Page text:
Sales Book: Motivating Employees by Anne Bruce and James S. Pepitone
12.28.09 | Sales Recruiting | Amanda Musto, Marketing Manager at Treeline Incorporated
We typically like to educate ourselves not only by our experiences on the job, but also with a great reading that we like to share amongst each other during our month end meetings. We have mainly focused on books that pertain to our business which is sales, but in this instance I wanted to focus on something that was more motivating rather than educational. This past month I read a book called Motivating Employees written by Anne Bruce and James S. Pepitone.
Essentially, this book focuses on motivation and how it can help you become a more inspirational employee/manager. What does that mean? Getting more done through people. The idea is to better equip yourself to be able to build a highly motivated, higher performing organization. The beginning of the book touches upon the actual definition of motivation and where it comes from. Motivation can either be intrinsic or extrinsic. Intrinsic motivations are those that drive us from within, such as a personal interest, desire or fulfillment. Extrinsic motivations are those which are factors outside of us that influence our internal needs, wants and behaviors. These can by typically described as rewards, promotions and praise.
As a sales representative, I have learned that you have ups and downs throughout your career and the primary goal is to manage some sort of consistency to balance the peeks and valleys. So what are the three most common ways to motivate? One that I believe is most popular today is fear, which usually peaks when the economy is sluggish. In sales, typically commissions outweigh base salaries, so individuals are motivated to work harder to earn a similar compensation when the economy is striving. Also, the fear of being "cut" when organizations are being downsized could be the fuel that lights the fire. The other two motivators that are highlighted are incentive and personal growth. Incentives are very popular in a sales world. Typically, you can see many great ideas such as a paid day off, dinners, and tangible gifts. This creates urgency as there is an added benefit if you book more revenue or perhaps have the largest pipeline. The last common motivator that Bruce and Pepitone place emphasis on is personal growth from a compensation standpoint or higher responsibility. They stress that challenging yourself is the key factor on furthering your potential. Understanding what your strengths and weaknesses are enables you to have a solid start on climbing up the ladder.
Throughout the book, Bruce and Pepitone spoke about the key factors of internal and external motivation. They emphasize the importance of working with human nature and encouraging entrepreneurial thinking and how it is linked to performance. In conclusion, they feel the most critical pieces of motivation are values, humor, synergy and of course team power.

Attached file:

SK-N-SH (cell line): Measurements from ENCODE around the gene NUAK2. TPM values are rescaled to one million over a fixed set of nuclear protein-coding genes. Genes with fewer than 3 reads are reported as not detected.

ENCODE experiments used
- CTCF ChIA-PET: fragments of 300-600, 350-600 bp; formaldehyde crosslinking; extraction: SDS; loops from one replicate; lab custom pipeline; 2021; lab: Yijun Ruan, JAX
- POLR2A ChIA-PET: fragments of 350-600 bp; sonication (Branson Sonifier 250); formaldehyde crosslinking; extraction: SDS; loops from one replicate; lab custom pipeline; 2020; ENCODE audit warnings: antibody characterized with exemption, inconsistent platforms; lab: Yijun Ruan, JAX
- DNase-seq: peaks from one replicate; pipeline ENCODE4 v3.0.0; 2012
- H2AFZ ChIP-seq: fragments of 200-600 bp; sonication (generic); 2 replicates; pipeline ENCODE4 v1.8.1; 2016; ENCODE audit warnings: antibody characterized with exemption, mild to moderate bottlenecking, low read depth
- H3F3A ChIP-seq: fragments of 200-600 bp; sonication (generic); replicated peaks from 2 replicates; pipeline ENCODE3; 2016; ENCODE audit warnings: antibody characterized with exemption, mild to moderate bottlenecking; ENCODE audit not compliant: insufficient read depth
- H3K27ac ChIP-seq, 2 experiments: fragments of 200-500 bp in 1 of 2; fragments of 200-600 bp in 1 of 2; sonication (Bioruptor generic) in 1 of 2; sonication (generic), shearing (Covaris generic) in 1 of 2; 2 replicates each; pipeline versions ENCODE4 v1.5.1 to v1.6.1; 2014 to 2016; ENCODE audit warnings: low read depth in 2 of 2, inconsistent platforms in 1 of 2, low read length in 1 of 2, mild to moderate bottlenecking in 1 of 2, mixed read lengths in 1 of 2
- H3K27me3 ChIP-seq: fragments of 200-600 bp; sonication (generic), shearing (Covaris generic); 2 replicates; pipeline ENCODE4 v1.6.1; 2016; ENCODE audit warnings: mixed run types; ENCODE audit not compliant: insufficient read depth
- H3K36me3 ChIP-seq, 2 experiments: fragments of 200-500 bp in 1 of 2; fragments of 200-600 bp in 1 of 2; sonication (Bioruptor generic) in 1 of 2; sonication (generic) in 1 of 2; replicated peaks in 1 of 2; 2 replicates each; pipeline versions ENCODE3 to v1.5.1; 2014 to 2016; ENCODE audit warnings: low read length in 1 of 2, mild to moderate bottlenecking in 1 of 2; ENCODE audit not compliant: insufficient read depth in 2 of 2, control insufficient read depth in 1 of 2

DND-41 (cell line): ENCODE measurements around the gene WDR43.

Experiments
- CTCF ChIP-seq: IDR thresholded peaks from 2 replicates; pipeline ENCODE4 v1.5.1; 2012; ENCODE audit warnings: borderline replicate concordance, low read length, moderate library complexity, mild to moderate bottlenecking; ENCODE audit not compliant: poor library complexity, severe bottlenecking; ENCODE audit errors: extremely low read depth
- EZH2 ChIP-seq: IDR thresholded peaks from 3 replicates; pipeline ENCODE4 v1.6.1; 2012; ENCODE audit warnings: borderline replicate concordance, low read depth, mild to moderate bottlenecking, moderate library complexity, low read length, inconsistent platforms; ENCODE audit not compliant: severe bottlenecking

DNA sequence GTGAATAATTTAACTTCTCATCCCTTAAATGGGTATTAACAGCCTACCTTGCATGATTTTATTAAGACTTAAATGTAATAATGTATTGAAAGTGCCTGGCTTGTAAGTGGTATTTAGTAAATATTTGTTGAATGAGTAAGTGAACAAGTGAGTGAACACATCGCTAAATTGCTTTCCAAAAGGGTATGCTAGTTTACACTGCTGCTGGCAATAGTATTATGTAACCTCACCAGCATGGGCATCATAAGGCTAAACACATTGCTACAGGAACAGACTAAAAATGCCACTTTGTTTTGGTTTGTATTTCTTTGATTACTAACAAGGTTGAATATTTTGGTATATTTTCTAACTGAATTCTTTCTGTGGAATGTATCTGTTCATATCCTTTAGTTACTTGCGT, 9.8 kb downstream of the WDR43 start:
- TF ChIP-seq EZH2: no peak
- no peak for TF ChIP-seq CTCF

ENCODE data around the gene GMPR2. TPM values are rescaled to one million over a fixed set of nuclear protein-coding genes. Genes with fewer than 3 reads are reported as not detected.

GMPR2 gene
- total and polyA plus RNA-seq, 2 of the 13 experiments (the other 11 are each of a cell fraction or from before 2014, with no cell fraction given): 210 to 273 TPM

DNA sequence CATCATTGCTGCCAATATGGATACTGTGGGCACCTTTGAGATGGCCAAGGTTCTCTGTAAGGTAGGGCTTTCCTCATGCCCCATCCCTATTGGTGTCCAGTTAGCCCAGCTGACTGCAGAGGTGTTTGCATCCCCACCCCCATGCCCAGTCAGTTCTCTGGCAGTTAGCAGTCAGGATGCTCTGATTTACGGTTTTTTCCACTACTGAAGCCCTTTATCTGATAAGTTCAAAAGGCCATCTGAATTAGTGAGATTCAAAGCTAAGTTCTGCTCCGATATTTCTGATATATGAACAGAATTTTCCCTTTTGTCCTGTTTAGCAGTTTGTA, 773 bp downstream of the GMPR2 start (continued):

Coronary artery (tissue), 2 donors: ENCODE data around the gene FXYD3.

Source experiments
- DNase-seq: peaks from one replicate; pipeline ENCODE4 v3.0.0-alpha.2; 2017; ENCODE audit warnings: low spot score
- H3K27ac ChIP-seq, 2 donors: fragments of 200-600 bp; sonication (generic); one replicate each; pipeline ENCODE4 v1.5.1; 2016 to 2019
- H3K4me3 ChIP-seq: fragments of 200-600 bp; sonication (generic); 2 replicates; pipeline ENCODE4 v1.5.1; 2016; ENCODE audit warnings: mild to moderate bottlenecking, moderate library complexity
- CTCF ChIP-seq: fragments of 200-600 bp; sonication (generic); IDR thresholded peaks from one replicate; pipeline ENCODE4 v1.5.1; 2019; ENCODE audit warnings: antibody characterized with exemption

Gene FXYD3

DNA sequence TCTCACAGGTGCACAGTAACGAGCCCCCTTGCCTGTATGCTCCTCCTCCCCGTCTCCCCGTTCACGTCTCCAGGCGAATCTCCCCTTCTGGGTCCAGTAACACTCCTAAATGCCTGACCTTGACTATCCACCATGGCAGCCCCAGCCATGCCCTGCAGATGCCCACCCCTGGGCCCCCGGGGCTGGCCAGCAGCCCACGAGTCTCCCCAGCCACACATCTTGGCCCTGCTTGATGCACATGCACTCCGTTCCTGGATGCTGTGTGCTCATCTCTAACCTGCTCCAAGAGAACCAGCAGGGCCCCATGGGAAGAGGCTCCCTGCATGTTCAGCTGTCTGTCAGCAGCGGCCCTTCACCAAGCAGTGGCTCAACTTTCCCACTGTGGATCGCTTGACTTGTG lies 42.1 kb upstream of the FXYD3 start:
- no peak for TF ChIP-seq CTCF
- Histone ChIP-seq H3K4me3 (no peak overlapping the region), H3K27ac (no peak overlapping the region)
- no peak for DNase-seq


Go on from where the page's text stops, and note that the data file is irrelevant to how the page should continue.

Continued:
So, how important is motivation? It makes the difference between failure and success. You can be experienced, knowledgeable, talented and the most capable manager/employee, however, if you lack the motivation, mediocrity will take over and you will just be average. Motivation is not a simple matter and requires a recipe of elements:
- Motivation is an inside job!
- Relationships: Keys to better performance
- Working with Human Nature
- Encouraging entrepreneurial thinking
- Linking Motivation to performance
- Having Fun!
- Attacking de-motivators
- A clear path to performance
Bruce and Pepitone wrap up the book by highlighting how you must be committed to continually developing yourself and your employees. "Success breeds success." We all accept and understand that. Unleashing your synergy and making sure that you better yourself is of the utmost importance. Ever hear of practice makes perfect? Well compare it to shooting a hockey puck 100 times a day to have more strength and accuracy. Can't get your pitch down? Practice leaving yourself messages, do it in front of a mirror. Becoming a student of your business and becoming more knowledgeable creates strength and more importantly confidence which is the greatest motivator.
Any organization can take a significant hit and face challenging times and changes if it is not taking the necessary steps to prepare for the future through the attitudes, motivation and action of the organization and its employees. This is what this book is all about. Utilizing these techniques can be powerful tool that keep you and the organization from falling to mediocrity and complacency, but none if it matters if you can not translate it into action!